Erika S. Levy, Teachers College, Columbia University


Children with communication disorders due to cerebral palsy (CP) experience reduced speech intelligibility and social participation, yet speech treatment outcomes for childhood dysarthria are understudied. I will describe the development of Speech Intelligibility Treatment (SIT), a dual-focus speech treatment targeting increased articulatory excursion and vocal intensity, for children with dysarthria due to CP. Results from studies examining effects of SIT on intelligibility and communicative participation in this population will be presented. Findings will be compared to our current research on French-speaking and Korean-speaking children with dysarthria and implications for treatment across languages will be discussed.

01/21/2021 Online Meeting
4:00 PM
When do listeners care about phonetic variation?
Molly Babel, University of British Columbia (Canada)


Spoken language is immensely variable. Some of that variation may be associated with social categories and some may be idiosyncratic to an individual’s voice. Either of these sources of variation may affect the typical patterning of meaningful contrasts in a language. Listeners certainly care about sociolinguistic and talker-idiosyncratic variation to the extent that they readily make social evaluations about voices, have knowledge about social-linguistic associations, and use phonetic variation in talker recognition and related processes. In cases where phonetic variation affects linguistic categories, listeners may need to adapt their systems to adjust to that variation. The question addressed in this talk is when do listeners care about phonetic variation such that it warrants a change to linguistic categories or processes. Across a series of experiments using two perceptual learning paradigms (e.g., Norris et al., 2003; Maye et al., 2008), I demonstrate that listeners’ adaptation to phonetic variation is bounded from a number of angles: it is modulated by the nature of phonetic attention, category typicality, and linguistic experience, but not social preferences. Together, this suggests that attention and experience either moderate the nature of the phonetic detail that is apprehended in speech perception or the way the phonetic detail is encoded for use in subsequent spoken language processing.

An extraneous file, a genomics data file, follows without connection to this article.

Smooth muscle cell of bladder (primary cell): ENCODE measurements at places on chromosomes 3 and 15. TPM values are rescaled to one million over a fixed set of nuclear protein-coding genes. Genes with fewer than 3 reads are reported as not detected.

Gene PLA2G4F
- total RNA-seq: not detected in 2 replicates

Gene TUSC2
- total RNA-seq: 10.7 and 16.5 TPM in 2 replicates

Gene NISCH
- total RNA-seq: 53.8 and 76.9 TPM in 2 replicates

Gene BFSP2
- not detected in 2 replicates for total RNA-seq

04/01/2021 Online Meeting
4:00 PM
Vocabulary acquisition in ASL: The role of early language experience
Naomi Caselli, Boston University


Decades of research has shown that the structure and acquisition of signed and spoken languages is often quite similar despite superficial differences. At the same time, there are at least two important differences between signed and spoken languages that can affect first language acquisition. First, sign languages are perceived and produced in the visual, manual, and tactile modalities, rather than the auditory oral modalities. Second, unlike the vast majority of hearing children, most children born deaf or hard of hearing are at risk of limited access to language during early childhood, which has lasting effects on many aspects of language acquisition and cognitive development. In this talk, Dr. Caselli will explore how modality and early language experience shape vocabulary acquisition among young deaf children.